Putting a thumb over the garden hose changes the back pressure and exit velocity of the water across the entire cross section surface area equally. If the garden hose opening is reduced, the shape of the reduced opening does not effect the exit pressure/velocity as long as the cross sectional surface area of the opening is the same (this is not to be confused with spray patterns). Likewise, the tear drop shape of an oil filter opening will have equal back pressure and exit velocity across the entire opening. Regarding the swirl effects, I highly doubt the marketing team cares to accurately portray the science. The oil is going to enter the filter perpendicular to the angle of the inlet holes, regardless of the shape. If any of this actually mattered to a measurable degree, every oil filter manufacturer would have converged onto the same design decades ago.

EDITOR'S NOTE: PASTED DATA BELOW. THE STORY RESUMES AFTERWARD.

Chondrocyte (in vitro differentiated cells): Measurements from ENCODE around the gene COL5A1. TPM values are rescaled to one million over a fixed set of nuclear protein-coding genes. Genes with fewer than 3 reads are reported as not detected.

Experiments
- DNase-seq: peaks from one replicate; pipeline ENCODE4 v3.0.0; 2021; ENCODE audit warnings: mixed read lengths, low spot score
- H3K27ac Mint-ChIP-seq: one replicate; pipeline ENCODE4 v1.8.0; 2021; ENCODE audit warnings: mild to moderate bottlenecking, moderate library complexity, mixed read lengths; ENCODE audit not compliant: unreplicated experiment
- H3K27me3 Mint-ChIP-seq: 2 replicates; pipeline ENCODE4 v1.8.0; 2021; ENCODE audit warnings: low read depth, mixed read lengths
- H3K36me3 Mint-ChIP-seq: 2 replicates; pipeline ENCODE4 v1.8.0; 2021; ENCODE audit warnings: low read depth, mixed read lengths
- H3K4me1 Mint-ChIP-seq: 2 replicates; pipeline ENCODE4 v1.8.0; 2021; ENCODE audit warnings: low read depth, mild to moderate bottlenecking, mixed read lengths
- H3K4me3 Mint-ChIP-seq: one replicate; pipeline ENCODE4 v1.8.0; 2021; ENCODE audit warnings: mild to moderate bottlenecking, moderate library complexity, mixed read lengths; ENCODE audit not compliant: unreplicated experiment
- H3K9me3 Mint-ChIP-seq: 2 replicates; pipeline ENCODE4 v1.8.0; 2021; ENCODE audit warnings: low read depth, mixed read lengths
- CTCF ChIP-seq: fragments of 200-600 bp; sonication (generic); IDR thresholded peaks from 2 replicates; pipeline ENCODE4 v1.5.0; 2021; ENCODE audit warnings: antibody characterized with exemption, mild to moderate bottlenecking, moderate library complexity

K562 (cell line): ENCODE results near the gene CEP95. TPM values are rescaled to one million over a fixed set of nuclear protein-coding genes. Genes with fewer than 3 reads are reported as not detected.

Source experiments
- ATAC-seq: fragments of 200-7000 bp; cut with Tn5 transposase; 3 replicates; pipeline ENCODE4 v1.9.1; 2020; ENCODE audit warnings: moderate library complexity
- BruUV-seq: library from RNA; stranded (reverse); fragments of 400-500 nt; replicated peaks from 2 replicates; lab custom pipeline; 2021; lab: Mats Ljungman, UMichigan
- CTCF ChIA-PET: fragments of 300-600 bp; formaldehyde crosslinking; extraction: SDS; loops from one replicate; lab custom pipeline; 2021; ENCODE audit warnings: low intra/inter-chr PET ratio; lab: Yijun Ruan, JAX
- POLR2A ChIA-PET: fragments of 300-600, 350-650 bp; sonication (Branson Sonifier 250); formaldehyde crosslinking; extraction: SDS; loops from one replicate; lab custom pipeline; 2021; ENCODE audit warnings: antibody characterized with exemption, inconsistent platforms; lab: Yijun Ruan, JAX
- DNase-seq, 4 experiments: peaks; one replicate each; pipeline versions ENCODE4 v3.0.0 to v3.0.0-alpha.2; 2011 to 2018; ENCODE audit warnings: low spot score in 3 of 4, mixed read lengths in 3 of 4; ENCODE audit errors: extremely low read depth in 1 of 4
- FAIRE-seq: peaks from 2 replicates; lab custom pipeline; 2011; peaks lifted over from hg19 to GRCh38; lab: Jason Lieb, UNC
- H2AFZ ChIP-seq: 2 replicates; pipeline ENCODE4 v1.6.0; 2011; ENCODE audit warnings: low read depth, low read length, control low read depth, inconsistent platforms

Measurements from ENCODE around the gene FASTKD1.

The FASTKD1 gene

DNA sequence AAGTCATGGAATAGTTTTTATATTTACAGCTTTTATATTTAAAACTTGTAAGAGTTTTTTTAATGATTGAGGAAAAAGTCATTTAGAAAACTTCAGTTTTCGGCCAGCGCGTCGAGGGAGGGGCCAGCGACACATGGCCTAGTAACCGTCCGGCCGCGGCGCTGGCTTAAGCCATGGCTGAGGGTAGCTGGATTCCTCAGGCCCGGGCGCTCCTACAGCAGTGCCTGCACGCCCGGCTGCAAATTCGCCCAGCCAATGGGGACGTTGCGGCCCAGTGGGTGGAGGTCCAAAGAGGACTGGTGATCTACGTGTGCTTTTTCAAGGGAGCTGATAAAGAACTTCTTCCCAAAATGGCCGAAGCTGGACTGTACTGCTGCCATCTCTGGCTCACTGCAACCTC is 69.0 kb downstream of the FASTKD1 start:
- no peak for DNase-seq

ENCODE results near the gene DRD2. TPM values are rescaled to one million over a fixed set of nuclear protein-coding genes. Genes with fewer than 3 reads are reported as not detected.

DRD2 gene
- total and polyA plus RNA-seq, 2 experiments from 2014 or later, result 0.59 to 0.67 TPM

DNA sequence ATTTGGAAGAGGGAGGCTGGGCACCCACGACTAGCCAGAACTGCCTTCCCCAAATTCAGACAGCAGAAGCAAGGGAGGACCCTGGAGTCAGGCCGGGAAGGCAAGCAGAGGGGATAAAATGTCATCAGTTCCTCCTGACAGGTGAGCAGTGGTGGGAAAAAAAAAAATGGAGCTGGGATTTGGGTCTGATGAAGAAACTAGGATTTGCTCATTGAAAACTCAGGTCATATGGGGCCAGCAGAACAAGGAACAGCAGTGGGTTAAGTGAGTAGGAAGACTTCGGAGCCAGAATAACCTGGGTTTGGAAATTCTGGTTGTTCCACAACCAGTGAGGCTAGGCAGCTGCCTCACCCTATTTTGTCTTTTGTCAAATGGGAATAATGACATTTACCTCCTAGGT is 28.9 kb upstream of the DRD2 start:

Originally Posted by Farnsworth
I never said I know what the flow velocity change did. Fram shows the swirling and even structure in the swirl. I didn't draw it. Don't need to study up on fluid dynamics here, just need a garden hose and a thumb to study. Based on the garden hose analogy, I learned the tear drop holes do induce changes. Learning and having an open mind are not bad things.